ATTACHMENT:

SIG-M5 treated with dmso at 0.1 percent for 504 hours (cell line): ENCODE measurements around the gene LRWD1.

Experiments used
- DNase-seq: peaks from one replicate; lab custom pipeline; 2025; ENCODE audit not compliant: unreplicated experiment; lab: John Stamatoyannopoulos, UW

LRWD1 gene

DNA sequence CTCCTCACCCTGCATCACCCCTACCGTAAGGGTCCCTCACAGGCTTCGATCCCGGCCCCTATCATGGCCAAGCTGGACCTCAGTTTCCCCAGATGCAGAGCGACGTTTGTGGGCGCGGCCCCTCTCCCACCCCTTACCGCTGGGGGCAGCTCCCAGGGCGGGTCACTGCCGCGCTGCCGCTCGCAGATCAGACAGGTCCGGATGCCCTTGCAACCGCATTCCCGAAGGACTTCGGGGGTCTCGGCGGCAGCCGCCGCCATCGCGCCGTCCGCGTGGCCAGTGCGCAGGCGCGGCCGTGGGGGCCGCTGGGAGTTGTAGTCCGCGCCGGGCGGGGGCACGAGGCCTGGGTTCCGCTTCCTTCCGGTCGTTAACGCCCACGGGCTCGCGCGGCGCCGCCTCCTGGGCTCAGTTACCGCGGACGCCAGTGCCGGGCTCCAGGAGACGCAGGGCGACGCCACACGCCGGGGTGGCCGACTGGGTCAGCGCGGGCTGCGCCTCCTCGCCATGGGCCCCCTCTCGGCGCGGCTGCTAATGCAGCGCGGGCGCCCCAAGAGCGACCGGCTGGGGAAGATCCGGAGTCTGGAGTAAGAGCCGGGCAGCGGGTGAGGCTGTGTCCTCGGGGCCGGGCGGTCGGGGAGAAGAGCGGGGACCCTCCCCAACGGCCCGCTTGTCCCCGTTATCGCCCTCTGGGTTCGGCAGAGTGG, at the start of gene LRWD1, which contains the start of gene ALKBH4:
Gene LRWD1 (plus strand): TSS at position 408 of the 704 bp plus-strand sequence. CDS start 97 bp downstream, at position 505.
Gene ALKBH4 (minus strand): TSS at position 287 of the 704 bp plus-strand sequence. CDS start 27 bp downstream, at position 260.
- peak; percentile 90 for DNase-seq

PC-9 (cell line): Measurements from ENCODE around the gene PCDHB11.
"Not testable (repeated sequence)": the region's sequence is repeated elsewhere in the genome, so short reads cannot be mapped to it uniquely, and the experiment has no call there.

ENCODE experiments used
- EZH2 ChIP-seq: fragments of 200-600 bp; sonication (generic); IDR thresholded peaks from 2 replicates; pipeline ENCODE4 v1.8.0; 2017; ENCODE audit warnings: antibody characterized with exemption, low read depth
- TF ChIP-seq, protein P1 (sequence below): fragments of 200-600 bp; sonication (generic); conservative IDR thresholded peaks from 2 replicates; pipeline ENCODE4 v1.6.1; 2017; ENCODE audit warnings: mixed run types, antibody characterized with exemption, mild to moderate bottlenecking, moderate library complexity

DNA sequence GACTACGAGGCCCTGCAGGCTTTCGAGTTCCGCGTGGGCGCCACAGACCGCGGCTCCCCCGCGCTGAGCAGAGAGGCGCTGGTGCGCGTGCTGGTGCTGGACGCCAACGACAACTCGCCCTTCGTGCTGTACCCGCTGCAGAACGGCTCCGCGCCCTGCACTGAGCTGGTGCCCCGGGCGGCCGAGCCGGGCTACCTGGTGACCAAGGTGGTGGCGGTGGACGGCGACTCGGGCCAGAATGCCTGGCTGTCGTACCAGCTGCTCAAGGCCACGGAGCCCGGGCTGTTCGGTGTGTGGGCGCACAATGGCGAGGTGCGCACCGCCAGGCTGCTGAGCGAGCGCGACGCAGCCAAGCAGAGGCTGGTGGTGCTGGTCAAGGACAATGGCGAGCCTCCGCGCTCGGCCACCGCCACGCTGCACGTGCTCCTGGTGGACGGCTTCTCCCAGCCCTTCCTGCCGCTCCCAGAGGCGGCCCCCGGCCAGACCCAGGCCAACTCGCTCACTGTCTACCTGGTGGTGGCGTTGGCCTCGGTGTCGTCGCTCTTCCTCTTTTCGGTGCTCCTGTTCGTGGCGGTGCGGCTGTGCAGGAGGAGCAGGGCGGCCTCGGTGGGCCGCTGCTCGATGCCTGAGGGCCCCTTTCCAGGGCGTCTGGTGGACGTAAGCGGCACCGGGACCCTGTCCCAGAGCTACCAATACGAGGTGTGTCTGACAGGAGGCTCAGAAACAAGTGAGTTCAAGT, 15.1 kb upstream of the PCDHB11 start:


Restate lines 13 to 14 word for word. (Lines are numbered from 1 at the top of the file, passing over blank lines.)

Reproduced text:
- TF ChIP-seq, protein P1 (sequence below): fragments of 200-600 bp; sonication (generic); conservative IDR thresholded peaks from 2 replicates; pipeline ENCODE4 v1.6.1; 2017; ENCODE audit warnings: mixed run types, antibody characterized with exemption, mild to moderate bottlenecking, moderate library complexity

DNA sequence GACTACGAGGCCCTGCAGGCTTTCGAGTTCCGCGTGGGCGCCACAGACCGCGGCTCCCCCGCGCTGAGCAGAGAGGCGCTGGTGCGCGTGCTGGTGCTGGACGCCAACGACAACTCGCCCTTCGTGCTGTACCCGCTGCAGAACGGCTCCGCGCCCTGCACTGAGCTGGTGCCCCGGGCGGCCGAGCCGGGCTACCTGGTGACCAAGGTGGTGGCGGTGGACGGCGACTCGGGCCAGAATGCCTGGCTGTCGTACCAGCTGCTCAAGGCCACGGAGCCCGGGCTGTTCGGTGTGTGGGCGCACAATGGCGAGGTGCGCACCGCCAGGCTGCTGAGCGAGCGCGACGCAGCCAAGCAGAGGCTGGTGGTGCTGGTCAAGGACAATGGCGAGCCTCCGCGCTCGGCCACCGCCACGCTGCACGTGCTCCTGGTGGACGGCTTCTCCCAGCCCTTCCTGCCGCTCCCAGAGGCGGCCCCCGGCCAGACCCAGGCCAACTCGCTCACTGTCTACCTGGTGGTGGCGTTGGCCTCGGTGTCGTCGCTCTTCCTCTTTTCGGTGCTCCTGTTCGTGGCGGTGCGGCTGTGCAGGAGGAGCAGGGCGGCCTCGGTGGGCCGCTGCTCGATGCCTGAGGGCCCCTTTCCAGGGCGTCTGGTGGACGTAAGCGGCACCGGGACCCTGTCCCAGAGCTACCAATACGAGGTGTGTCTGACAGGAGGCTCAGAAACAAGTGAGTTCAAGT, 15.1 kb upstream of the PCDHB11 start: